Exploiting IndexedDB API information leaks in Safari 15

pablozi

Level 27
Thread author
Verified
Helper
Top poster
Well-known
Jun 14, 2011
1,653
In Safari 15 on macOS, and in all browsers on iOS and iPadOS 15, the IndexedDB API is violating the same-origin policy. Every time a website interacts with a database, a new (empty) database with the same name is created in all other active frames, tabs, and windows within the same browser session. Windows and tabs usually share the same session, unless you switch to a different profile, in Chrome for example, or open a private window. For clarity, we will refer to the newly created databases as “cross-origin-duplicated databases” for the remainder of the article.


The fact that database names leak across different origins is an obvious privacy violation. It lets arbitrary websites learn what websites the user visits in different tabs or windows. This is possible because database names are typically unique and website-specific. Moreover, we observed that in some cases, websites use unique user-specific identifiers in database names. This means that authenticated users can be uniquely and precisely identified. Some popular examples would be YouTube, Google Calendar, or Google Keep. All of these websites create databases that include the authenticated Google User ID and in case the user is logged into multiple accounts, databases are created for all these accounts.
 
Last edited:

silversurfer

Level 84
Verified
Helper
Top poster
Content Creator
Malware Hunter
Well-known
Aug 17, 2014
7,565
For now, the only way to protect yourself from data leakage and tracking is to block all JavaScript by default but that will likely hamper your browsing experience.
People using macOS can also switch to a different browser for the time being but this workaround will unfortunately not work for iOS users since all browsers on Apple's mobile OS are based on WebKit, which means that they are also affected.
 

CyberTech

Level 37
Verified
Top poster
Well-known
Nov 10, 2017
2,604
Apple has since prepared a fix for the bug, according to a WebKit commit on GitHub, but the fix will not be available to users until Apple releases macOS Monterey, iOS 15, and iPadOS 15 updates with an updated version of Safari. Apple declined to comment when asked to provide a timeframe for a fix being released to the public.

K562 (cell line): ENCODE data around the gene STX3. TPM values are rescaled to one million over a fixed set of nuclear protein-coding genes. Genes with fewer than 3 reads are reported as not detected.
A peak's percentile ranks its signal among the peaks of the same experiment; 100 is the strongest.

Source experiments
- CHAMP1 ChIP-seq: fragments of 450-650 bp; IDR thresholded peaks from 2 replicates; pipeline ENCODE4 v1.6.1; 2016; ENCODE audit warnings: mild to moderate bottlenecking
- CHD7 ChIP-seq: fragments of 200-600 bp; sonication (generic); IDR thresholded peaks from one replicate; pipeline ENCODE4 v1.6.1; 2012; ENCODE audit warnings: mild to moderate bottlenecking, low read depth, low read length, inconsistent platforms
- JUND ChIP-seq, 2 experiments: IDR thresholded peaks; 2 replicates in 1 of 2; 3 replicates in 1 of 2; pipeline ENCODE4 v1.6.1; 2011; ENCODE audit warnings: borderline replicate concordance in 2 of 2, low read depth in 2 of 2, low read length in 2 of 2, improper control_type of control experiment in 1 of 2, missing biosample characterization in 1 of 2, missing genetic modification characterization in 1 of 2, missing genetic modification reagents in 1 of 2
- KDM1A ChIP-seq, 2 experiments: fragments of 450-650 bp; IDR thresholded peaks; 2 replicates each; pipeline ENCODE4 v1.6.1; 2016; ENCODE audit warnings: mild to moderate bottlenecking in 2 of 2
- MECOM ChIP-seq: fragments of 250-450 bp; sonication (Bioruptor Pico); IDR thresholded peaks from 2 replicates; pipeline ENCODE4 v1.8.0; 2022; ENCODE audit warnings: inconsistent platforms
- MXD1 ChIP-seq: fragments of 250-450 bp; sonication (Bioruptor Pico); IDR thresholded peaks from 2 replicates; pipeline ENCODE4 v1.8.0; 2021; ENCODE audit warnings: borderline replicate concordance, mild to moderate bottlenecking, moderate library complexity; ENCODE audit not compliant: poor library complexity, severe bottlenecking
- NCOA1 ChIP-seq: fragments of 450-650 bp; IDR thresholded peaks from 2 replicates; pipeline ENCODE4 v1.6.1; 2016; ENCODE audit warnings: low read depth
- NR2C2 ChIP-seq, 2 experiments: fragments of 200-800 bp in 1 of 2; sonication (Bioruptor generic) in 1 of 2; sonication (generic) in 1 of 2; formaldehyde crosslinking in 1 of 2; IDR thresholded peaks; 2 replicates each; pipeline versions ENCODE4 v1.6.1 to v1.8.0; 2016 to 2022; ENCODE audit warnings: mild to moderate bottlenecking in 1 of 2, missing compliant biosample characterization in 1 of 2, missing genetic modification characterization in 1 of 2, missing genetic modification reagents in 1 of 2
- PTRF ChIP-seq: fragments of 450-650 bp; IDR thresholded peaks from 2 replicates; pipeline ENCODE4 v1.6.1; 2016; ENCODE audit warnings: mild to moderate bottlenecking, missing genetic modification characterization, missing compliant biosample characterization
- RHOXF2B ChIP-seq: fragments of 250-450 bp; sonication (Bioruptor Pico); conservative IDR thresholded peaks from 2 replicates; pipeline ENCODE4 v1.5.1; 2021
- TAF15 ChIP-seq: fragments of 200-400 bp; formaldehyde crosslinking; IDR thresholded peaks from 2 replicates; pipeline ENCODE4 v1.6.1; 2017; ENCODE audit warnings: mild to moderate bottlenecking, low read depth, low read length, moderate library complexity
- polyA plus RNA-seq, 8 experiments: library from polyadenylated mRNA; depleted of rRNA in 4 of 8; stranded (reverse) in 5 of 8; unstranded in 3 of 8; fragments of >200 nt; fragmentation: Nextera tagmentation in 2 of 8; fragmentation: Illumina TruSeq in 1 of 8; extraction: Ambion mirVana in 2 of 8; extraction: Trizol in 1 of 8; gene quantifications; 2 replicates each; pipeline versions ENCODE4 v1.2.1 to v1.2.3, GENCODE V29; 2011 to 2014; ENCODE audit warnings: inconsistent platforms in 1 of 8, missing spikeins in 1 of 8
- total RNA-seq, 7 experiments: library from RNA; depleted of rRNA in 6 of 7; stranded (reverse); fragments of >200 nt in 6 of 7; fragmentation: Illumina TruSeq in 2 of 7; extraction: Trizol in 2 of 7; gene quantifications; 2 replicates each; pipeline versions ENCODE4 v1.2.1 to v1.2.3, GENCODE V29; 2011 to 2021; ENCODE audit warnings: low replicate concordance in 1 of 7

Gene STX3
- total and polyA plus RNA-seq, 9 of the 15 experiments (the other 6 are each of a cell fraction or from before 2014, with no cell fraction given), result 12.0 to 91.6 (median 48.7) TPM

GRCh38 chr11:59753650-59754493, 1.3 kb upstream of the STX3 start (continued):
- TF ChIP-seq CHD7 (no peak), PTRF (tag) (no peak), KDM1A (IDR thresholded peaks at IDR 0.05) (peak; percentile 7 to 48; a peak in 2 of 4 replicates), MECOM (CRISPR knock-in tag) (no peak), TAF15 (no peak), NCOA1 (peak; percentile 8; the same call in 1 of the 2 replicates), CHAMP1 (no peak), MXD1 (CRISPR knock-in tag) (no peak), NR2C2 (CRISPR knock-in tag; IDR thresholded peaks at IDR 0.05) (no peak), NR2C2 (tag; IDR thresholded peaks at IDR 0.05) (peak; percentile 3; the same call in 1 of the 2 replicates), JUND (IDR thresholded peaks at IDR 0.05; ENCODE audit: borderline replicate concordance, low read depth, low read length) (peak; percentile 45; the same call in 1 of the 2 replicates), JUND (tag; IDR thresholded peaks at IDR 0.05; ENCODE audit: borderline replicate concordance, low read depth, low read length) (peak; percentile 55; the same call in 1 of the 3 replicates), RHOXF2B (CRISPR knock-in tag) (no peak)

The bug allows any website that uses IndexedDB for client-side data storage to access the names of IndexedDB databases generated by other websites during a user's browsing session. The bug could allow one website to track other websites the user visits in different tabs or windows, as the database names are often specific to each website, and sometimes the database names contain user-specific identifiers that could reveal a user's identity.

FingerprintJS has a live demo of the bug, which affects newer versions of browsers using Apple's open source browser engine WebKit, including Safari 15 for macOS and Safari on all versions of iOS 15 and iPadOS 15. The bug also affects third-party browsers like Chrome and Edge on iOS 15 and iPadOS 15, as Apple requires all iPhone and iPad browsers to use WebKit.

The bug does not affect Safari 14 for macOS or any browser on iOS 14 and iPadOS 14, according to FingerprintJS, which has a blog post with more details.
 

pablozi

Level 27
Thread author
Verified
Helper
Top poster
Well-known
Jun 14, 2011
1,653
The fix for this dangerous exploit may arrive as early as this week. After just two beta builds, Apple rolled out its Release Candidates for iOS 15.3. At the same time, the Cupertino-based company issued the macOS Monterey 12.2 Release Candidate.